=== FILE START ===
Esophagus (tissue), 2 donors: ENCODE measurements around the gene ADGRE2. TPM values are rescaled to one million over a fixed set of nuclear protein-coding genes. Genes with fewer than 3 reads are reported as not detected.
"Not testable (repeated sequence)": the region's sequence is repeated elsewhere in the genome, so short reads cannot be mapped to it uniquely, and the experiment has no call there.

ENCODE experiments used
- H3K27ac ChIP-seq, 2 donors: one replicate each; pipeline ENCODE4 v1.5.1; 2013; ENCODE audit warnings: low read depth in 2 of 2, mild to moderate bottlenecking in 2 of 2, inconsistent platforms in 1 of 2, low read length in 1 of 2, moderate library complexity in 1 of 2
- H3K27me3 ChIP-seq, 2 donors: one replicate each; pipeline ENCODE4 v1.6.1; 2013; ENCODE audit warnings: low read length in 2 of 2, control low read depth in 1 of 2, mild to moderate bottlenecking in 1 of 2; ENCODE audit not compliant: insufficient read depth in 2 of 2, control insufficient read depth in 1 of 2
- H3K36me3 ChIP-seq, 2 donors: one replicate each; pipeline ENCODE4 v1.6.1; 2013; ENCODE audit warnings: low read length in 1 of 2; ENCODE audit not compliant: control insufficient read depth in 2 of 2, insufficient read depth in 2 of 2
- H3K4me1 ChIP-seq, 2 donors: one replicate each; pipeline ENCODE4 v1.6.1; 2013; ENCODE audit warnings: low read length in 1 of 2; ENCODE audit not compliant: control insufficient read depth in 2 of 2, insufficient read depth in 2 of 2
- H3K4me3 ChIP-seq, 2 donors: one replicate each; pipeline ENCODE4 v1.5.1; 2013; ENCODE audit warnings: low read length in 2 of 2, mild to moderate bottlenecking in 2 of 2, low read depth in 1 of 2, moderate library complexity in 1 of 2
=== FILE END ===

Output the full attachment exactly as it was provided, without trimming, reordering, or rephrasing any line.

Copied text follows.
Esophagus (tissue), 2 donors: ENCODE measurements around the gene ADGRE2. TPM values are rescaled to one million over a fixed set of nuclear protein-coding genes. Genes with fewer than 3 reads are reported as not detected.
"Not testable (repeated sequence)": the region's sequence is repeated elsewhere in the genome, so short reads cannot be mapped to it uniquely, and the experiment has no call there.

ENCODE experiments used
- H3K27ac ChIP-seq, 2 donors: one replicate each; pipeline ENCODE4 v1.5.1; 2013; ENCODE audit warnings: low read depth in 2 of 2, mild to moderate bottlenecking in 2 of 2, inconsistent platforms in 1 of 2, low read length in 1 of 2, moderate library complexity in 1 of 2
- H3K27me3 ChIP-seq, 2 donors: one replicate each; pipeline ENCODE4 v1.6.1; 2013; ENCODE audit warnings: low read length in 2 of 2, control low read depth in 1 of 2, mild to moderate bottlenecking in 1 of 2; ENCODE audit not compliant: insufficient read depth in 2 of 2, control insufficient read depth in 1 of 2
- H3K36me3 ChIP-seq, 2 donors: one replicate each; pipeline ENCODE4 v1.6.1; 2013; ENCODE audit warnings: low read length in 1 of 2; ENCODE audit not compliant: control insufficient read depth in 2 of 2, insufficient read depth in 2 of 2
- H3K4me1 ChIP-seq, 2 donors: one replicate each; pipeline ENCODE4 v1.6.1; 2013; ENCODE audit warnings: low read length in 1 of 2; ENCODE audit not compliant: control insufficient read depth in 2 of 2, insufficient read depth in 2 of 2
- H3K4me3 ChIP-seq, 2 donors: one replicate each; pipeline ENCODE4 v1.5.1; 2013; ENCODE audit warnings: low read length in 2 of 2, mild to moderate bottlenecking in 2 of 2, low read depth in 1 of 2, moderate library complexity in 1 of 2